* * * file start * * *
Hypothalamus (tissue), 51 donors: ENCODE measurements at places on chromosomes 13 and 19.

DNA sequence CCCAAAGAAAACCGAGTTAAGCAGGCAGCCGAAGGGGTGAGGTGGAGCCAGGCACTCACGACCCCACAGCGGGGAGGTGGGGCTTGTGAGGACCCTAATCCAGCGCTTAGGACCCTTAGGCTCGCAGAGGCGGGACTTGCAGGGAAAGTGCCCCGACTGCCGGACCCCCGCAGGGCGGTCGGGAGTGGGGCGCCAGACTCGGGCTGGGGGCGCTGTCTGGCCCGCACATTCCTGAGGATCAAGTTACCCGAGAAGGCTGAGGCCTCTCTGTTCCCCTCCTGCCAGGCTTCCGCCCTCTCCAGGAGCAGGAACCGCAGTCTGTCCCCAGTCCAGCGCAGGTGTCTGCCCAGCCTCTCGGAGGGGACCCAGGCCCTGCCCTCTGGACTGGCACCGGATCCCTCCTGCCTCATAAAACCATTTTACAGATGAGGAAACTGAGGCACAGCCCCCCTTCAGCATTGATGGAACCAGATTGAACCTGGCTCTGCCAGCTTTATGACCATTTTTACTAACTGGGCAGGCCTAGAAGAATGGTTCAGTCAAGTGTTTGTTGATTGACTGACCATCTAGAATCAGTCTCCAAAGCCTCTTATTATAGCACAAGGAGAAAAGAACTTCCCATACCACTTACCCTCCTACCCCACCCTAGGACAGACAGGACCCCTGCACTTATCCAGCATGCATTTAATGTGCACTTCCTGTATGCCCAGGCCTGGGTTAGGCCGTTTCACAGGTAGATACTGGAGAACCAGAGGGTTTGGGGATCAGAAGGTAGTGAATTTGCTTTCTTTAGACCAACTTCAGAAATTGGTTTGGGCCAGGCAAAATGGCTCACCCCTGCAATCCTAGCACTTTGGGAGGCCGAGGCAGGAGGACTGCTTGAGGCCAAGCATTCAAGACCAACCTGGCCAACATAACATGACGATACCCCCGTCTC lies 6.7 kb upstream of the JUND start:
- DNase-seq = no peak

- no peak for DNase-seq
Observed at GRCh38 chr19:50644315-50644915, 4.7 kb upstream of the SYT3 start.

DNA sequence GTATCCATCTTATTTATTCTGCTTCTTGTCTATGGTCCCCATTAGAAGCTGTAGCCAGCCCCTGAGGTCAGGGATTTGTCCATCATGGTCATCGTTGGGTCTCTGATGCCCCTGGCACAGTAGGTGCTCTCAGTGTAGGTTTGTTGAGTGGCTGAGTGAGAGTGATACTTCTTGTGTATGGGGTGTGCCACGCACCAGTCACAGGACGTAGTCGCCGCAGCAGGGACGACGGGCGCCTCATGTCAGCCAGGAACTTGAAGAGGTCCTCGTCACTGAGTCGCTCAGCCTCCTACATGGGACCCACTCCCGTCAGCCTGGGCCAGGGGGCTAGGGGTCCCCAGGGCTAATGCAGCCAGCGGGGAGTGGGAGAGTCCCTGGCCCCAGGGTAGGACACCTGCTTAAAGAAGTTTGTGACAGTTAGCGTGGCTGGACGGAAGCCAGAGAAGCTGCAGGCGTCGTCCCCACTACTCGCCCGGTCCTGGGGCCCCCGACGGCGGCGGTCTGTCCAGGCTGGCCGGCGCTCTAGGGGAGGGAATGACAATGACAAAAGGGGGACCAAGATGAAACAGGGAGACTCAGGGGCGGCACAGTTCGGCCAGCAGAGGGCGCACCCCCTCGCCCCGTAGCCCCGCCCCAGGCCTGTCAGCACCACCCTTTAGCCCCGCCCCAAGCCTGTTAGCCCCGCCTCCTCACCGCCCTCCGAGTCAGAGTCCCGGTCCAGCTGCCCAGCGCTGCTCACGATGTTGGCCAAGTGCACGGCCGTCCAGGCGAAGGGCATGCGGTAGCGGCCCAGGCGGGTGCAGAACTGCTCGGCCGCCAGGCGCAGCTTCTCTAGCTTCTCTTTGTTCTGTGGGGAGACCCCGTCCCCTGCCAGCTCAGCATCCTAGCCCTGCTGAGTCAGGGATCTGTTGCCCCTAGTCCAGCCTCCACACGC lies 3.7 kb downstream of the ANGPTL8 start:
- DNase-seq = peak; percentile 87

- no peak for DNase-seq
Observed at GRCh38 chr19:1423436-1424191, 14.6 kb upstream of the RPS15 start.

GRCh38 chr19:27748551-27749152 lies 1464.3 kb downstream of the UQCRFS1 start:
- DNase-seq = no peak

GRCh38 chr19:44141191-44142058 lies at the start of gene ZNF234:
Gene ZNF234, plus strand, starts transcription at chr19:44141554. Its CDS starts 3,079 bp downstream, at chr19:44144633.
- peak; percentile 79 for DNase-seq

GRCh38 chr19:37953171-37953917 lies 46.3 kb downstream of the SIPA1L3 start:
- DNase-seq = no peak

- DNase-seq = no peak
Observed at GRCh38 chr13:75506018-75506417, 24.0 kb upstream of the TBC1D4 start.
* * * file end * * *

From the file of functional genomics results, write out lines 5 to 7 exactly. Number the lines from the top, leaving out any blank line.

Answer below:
Observed at GRCh38 chr19:50644315-50644915, 4.7 kb upstream of the SYT3 start.

DNA sequence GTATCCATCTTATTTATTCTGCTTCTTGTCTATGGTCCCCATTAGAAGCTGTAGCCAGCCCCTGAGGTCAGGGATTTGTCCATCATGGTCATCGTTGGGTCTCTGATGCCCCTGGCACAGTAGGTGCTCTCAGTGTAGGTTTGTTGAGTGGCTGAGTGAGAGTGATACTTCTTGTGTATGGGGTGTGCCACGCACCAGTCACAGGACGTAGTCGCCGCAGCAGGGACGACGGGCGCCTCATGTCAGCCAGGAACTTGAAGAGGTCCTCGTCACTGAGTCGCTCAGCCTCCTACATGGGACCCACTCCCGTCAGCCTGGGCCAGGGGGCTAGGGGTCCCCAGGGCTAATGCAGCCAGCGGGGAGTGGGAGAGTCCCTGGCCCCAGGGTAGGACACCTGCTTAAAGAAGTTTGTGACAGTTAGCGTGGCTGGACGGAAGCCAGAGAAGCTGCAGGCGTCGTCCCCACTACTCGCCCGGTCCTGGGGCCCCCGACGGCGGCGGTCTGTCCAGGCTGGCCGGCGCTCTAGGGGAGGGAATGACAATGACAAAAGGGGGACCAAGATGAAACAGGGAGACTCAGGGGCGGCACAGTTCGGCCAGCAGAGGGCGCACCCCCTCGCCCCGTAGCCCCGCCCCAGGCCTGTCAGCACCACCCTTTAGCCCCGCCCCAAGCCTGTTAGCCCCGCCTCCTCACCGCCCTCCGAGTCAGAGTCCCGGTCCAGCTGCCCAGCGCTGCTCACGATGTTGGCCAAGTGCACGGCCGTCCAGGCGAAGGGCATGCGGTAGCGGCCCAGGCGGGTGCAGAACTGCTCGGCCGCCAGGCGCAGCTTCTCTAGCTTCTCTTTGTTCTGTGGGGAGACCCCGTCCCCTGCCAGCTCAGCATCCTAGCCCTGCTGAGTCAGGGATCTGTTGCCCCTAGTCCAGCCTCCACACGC lies 3.7 kb downstream of the ANGPTL8 start:
- DNase-seq = peak; percentile 87